3. They used to say that a certain man asked Abba Sisoes about Abba Pambo, saying, “Tell us about his life and conduct;” and the old man made answer to him, saying, “Abba Pambo is great in his works.”
4. Abba Poemen also said that Abba Anthony said concerning Abba Pambo, “This man feared God so greatly that he made the Spirit of God to dwell in him.”
5. An old man used to say, “We saw in Abba Pambo three virtues which appertained to the body, namely, fasting from one evening to the other, and silence, and abundant work of the hands.”
6. Abba Pambo asked Abba Anthony, saying, “What shall I do?” The old man said unto him, “Put no confidence in your own righteousness, and regret not nor cogitate upon a matter which is past, and be persistent in restraining your tongue and your belly.”
7. On one occasion Abba Pambo was travelling with some monks in the districts of Egypt; and seeing some worldly folk sitting down he said unto them, “Rise up, and salute the monks so that you may be blessed, for they are always holding converse with God, and their mouths are holy.”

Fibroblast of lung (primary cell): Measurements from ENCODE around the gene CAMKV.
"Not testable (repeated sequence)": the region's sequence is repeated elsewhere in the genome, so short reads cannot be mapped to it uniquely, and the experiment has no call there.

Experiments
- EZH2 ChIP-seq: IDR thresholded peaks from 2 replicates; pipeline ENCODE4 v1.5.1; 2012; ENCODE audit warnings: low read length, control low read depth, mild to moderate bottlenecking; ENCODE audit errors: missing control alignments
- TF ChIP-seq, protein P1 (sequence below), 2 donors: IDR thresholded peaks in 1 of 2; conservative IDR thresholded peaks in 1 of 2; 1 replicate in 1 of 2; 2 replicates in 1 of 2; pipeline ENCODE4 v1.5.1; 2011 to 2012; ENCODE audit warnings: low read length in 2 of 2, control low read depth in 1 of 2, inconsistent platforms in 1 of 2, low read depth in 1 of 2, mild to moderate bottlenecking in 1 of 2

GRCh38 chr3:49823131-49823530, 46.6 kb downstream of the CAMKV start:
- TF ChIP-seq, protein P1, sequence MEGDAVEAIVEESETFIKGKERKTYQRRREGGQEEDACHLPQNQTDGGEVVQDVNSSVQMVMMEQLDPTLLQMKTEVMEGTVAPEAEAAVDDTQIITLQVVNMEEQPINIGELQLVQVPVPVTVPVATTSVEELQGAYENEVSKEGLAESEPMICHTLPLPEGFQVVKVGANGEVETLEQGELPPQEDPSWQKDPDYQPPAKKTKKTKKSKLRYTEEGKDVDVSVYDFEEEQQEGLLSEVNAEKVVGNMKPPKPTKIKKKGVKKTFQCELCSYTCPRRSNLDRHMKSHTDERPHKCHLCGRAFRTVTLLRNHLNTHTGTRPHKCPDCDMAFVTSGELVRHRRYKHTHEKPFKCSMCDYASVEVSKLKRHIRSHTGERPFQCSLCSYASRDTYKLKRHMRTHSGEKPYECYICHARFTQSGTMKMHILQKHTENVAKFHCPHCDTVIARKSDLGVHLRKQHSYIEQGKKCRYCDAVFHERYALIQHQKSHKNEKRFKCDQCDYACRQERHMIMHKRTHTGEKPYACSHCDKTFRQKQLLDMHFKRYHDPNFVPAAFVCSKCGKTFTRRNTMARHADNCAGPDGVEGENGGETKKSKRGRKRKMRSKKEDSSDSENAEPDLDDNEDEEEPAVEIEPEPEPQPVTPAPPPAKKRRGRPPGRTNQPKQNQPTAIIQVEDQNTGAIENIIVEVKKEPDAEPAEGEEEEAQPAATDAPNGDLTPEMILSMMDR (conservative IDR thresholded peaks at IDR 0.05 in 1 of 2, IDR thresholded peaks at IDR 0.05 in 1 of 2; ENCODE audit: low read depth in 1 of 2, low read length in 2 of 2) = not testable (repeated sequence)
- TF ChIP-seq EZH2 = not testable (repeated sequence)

8. They used to say that the face of Abba Pambo was like lightning, even as Moses received the glory of the likeness of Adam, and that his face shone, and that he was like a king who sits upon his throne; and thus was it also with Abba Silvanus and with Abba Sisoes.
9. The old man Theodore asked Abba Pambo, saying, “Tell me a word”; and with much labor he said unto him, “Theodore, be gone, and let your mercy be poured out on every man, for your loving-kindness has found boldness before God.”